I. Maintenance (consider the participation of a specialist from the Maintenance Department for this discussion)

J. External Events 1. 2. 3. 4. 5. 6.

7.

Any other external events that might have effects on the plant?

K. Previous hazards analysis studies (discussion should be documented to ensure compliance with OSHA Regulation 29 CFR 1910.119) 1. If the present PHA analysis is the initial analysis that is intended to comply with the OSHA Regulation, document that this is the initial PHA analysis and that no previous PHA analysis has been performed. NO PREVIOUS PHA Have the hazards identified in previous PHA analyses been adequately addressed in this analysis? N/A Have the recommendations from previous PHA analyses been resolved? N/A When was the previous PHA analysis performed? N/A

2. 3. 4.

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Process Hazard Analysis Workshops 2/27/2004 63

5.0 ADDITIONAL CONSIDERATIONS AND ACTION PLAN


5.1 DESIGN REVIEW ADDITIONAL CONSIDERATIONS 5.2 WHAT IF ADDITIONAL CONSIDERATIONS 5.3 CHECKLIST ADDITIONAL CONSIDERATIONS

5.1 DESIGN REVIEW RECOMMENFDATIONS

Section Description: General

Item 1.

Issue Raised Design flexibility to allow use of Tank 3 for both wash tank and storage service Installation of 8 emulsion pad take off to be through a spreader between 4 & 5ft height Why are steel pads required ? ( see design review item 11) Have we combined tank repair work with the wash tank conversion project Is provision made to determine sand build- up in the new wash tank Where is waste heat recovery from? Is control and safety system separated Is design team considering adding sampling points close to the wash tank 8 emulsion pad draw off from Tank 01 not provided presently Why is the water line maintained at 4ft level and not increased to 5ft for instance Is it possible to have two (2) nozzles for the Agar probe with possibility of alternating between the two if required. Wash tank Instruments function

Additional Considerations

2.

Detail design to continue with this concept Existing provision to be reviewed

Action By Design Team

P&ID No.

Design Team

3. 4.

5.

To be reviewed at detail design Review to be carried out to determine what has been covered To be considered

Design Team Design Team

Design Team

6.

7. 8.

PE to discuss with operations and advise design team To be addressed by ensuring separation To be considered

Project Engineer Design Team Design Team

9.

PE to review and advise design team PE and Operations to evaluate and advise design team Nozzle can be provided at two points if desired installation.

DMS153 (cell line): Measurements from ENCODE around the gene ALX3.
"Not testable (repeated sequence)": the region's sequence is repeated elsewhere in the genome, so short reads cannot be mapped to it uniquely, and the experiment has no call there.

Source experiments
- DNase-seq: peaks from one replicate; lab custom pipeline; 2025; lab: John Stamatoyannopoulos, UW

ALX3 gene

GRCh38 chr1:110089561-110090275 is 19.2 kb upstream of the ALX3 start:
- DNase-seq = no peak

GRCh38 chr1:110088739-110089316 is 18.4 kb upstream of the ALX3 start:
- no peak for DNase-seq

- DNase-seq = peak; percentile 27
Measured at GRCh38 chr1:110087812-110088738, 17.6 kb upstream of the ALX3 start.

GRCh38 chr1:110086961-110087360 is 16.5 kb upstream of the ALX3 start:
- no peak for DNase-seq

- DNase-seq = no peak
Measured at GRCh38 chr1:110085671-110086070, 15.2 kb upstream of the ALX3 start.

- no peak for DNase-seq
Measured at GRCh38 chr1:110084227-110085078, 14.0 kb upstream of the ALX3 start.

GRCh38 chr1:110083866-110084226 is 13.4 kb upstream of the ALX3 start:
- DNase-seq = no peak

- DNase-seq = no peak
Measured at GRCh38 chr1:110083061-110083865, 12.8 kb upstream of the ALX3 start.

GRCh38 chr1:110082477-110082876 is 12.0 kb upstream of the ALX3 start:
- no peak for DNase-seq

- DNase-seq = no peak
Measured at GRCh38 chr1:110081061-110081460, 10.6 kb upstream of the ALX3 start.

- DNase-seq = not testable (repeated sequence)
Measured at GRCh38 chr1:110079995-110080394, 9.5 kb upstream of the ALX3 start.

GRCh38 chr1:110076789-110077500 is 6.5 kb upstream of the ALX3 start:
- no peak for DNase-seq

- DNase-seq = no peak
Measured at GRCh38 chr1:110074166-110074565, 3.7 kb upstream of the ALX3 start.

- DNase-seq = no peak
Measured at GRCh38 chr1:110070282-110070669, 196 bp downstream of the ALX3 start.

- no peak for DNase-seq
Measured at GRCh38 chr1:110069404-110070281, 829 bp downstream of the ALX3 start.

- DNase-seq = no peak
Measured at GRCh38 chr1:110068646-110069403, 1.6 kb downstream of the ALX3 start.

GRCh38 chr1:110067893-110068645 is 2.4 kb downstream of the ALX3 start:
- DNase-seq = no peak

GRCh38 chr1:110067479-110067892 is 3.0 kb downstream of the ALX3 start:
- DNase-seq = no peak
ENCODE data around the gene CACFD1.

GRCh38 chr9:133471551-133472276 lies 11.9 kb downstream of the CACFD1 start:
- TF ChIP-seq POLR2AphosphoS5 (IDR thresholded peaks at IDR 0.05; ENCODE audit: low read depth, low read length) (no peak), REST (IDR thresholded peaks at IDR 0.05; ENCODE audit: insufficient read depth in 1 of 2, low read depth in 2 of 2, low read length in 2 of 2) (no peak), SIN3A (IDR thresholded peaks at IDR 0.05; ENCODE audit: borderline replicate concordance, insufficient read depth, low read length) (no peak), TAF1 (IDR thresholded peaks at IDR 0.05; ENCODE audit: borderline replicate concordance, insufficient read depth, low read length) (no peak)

Project Engineer Project Engineer Design team

10.

11.

12

Project Team Instruments function (Control and Operating philosophy) to be


Process Hazard Analysis Workshops 2/27/2004

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65

13

Spectacle blind

14 15 16

17 18 19

LSL 803A not clouded as new Instrument Installation of corrosion coupon Line from turndish is 1 in new design whereas 2 I the existing Temperature Indicator on inlet and outlet lines Notes to indicate valves in the bottom lines as NC Is LTI 803B (Internal hanging Fisher LG) required Monitoring/Sampling of SRB growth to determine if growth from the tank or from the field As Built drawings

reviewed with Process and Operation group Spectacle blind to be added to all lines common to storage and wash tank service to prevent co-mingling New instruments to be clouded Provision to be explored To be checked

Project Team

Design Team Design Team Design Team

To be included To be implemented To be reviewed with Operation and Process group To be reviewed with Operation and Process group After detail design and construction

Design Team Design Team Design Team

20

Design Team

21

Project team

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5.2 WHAT IF RECOMMENFDATIONS


Section Description: Wash Tank Designs Tie-Ins Design Intention: Wash Tank ABJ-803 Piping & Instrumentation

Note: Considerations with a final risk ranking of 1, 2 or 3 are highlighted in green Item 1. What If.? VG-60 0nline 1455 left open Additional Considerations Spectacle blind to be provided. Action By Design Team P&ID No. TNK.PI.103003 TNK.PI.103003